Any participants with raised hands will automatically be sorted to the top and have a hand symbol next to their name.
At the bottom are buttons to Mute everyone (you can then specify whether they can unmute themselves or not), and of course to Unmute them.
- Mute Participant on Entry
- Lock Meeting – no-one can enter (NOTE: if you select this they can’t get back in even if they were in the meeting and dropped out for some reason and are trying to get back in)
When in Gallery View there is also a menu that pops up when you put the mouse over the three dots that appear at the top right of each participants video. The menu is slightly different for your own video.
If you want to share things like photos or videos, the Share Screen button is what you need. The options when you hit the share button should be obvious and let you share various application windows or your entire desktop. Just try it out. The small “Share computer sound” check box at the bottom left will share your computer sound with everyone so that you can play audio or video recordings, or YouTube videos, to everyone.
If (when!) you forget to check the “Share computer sound” box you do not need to cancel screen sharing, you can simply click on “Share Screen” again and this time check the box.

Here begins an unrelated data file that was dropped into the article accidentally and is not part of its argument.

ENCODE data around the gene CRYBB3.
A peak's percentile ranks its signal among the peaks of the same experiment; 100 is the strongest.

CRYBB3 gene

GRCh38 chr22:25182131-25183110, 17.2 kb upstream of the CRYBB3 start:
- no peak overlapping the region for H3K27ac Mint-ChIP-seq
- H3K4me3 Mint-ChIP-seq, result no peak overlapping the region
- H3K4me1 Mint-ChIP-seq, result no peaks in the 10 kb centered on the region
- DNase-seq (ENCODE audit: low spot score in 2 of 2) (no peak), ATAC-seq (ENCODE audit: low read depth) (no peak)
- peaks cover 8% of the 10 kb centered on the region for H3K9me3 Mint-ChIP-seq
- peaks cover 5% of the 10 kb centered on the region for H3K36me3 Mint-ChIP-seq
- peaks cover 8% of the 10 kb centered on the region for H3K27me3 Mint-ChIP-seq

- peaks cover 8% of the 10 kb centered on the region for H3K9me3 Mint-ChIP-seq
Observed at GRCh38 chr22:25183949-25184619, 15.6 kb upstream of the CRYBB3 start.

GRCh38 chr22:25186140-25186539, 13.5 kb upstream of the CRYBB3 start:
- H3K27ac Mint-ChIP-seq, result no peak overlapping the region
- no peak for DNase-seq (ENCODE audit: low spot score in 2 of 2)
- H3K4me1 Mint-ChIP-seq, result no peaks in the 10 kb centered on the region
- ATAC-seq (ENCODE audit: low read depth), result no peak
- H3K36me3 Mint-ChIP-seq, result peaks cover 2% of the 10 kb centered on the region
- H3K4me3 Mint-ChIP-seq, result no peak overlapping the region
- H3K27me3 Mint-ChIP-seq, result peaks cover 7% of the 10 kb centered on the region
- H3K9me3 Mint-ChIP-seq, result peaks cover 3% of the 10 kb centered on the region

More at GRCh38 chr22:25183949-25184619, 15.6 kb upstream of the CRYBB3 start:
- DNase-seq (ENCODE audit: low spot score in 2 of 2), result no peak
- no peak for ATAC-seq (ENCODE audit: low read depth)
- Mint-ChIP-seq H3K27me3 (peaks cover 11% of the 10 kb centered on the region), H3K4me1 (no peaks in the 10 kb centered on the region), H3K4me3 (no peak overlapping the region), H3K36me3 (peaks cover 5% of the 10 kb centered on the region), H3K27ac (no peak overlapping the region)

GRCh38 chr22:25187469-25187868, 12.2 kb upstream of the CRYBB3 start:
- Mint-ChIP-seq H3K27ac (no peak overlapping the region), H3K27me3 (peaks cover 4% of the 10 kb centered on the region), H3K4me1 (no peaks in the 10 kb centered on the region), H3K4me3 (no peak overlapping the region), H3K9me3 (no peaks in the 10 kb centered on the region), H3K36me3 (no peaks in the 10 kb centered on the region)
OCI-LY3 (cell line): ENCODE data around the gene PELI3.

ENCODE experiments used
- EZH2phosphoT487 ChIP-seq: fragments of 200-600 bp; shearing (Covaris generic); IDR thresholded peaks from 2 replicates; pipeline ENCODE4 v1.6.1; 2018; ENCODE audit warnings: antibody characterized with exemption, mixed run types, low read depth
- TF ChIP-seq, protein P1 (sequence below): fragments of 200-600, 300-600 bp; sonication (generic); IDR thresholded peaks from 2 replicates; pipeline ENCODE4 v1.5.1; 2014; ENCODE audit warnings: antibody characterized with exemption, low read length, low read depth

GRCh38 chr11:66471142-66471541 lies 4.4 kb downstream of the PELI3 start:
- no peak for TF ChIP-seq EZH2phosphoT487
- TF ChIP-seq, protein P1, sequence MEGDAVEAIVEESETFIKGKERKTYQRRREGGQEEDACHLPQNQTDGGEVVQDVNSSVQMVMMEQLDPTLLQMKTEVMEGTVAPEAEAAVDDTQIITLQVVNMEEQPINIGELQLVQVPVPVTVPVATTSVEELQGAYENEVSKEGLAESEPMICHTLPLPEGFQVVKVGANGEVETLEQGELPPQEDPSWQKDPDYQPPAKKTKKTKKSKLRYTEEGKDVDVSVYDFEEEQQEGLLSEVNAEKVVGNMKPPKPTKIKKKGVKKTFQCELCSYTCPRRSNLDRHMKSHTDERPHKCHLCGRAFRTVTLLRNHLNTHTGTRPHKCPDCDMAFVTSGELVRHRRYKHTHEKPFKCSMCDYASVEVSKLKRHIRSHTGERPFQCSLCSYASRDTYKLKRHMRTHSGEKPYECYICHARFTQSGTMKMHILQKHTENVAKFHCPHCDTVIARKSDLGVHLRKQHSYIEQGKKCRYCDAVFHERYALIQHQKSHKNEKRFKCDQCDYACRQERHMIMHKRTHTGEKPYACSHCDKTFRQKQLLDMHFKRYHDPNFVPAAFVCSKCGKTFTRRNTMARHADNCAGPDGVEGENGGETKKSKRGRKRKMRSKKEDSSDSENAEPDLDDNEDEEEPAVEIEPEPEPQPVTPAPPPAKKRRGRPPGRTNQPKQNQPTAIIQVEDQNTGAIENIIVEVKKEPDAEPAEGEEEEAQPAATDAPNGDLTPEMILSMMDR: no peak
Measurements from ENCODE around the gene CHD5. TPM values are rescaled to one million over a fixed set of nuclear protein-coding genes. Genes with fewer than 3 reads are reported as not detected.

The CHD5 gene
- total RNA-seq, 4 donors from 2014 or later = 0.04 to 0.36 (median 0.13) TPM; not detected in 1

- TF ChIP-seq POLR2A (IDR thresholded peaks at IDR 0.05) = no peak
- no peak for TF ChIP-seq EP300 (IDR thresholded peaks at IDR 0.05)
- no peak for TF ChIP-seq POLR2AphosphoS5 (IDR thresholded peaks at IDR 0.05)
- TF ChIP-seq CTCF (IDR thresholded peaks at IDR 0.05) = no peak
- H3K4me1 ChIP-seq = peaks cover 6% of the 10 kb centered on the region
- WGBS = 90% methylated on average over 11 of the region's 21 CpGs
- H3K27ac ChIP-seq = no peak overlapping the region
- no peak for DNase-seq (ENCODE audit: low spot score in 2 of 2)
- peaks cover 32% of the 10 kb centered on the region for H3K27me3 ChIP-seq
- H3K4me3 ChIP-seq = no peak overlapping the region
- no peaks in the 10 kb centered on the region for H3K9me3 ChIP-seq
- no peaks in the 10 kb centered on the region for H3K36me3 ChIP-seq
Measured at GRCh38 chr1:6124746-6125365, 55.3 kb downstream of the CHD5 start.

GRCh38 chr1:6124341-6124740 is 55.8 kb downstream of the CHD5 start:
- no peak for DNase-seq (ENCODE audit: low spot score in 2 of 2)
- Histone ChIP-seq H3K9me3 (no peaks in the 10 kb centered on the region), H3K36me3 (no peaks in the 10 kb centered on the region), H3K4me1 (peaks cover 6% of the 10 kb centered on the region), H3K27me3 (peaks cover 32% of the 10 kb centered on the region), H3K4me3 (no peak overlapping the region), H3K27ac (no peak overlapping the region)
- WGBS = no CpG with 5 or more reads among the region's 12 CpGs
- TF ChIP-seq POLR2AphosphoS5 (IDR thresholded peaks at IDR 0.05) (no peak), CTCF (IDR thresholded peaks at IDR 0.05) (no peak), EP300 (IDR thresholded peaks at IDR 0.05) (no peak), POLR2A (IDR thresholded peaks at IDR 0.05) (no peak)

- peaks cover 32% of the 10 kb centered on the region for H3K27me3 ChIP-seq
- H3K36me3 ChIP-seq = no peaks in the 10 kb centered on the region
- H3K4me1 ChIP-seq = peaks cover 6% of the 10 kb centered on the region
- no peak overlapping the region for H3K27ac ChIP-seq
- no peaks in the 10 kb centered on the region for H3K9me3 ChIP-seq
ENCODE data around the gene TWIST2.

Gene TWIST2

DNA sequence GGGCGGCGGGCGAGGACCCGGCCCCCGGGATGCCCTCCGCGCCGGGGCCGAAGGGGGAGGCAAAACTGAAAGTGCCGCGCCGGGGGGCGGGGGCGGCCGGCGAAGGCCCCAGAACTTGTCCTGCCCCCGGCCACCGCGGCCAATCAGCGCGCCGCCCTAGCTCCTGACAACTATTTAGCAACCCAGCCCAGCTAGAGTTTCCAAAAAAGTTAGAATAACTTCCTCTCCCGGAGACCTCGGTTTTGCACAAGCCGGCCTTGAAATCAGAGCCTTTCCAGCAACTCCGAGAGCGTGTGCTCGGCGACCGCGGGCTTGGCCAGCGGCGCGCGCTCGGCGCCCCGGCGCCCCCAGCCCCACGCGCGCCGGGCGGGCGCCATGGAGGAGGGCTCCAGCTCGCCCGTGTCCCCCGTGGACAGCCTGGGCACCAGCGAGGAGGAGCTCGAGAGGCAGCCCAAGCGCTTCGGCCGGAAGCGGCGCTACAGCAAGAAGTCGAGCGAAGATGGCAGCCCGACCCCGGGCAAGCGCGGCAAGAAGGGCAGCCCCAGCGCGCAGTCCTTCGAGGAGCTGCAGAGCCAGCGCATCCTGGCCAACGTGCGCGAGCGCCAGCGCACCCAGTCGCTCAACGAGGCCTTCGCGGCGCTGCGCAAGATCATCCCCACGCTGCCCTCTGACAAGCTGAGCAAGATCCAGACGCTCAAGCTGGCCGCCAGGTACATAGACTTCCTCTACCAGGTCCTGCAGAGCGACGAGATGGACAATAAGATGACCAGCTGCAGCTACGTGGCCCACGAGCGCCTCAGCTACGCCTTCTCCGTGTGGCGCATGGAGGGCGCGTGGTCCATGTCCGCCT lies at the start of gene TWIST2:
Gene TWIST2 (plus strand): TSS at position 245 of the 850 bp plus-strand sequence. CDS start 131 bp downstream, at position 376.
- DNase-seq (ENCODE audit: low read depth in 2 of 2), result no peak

The up-arrow to the right of the big green Share Screen button allows you to control who can share their screen. Of particular importance for meetings with new users is to turn off All Participants screen sharing by selecting “Only Host” (see “Who can share?” settings below) so they don’t do it by mistake! Then only the Host and Co-hosts will be able to share their screens.
If you forget to do this and someone does accidentally share their screen, the quickest way to get back control is to share your own screen and then almost immediately stop sharing your own screen – there is no single control to simply cancel a participant’s screen share.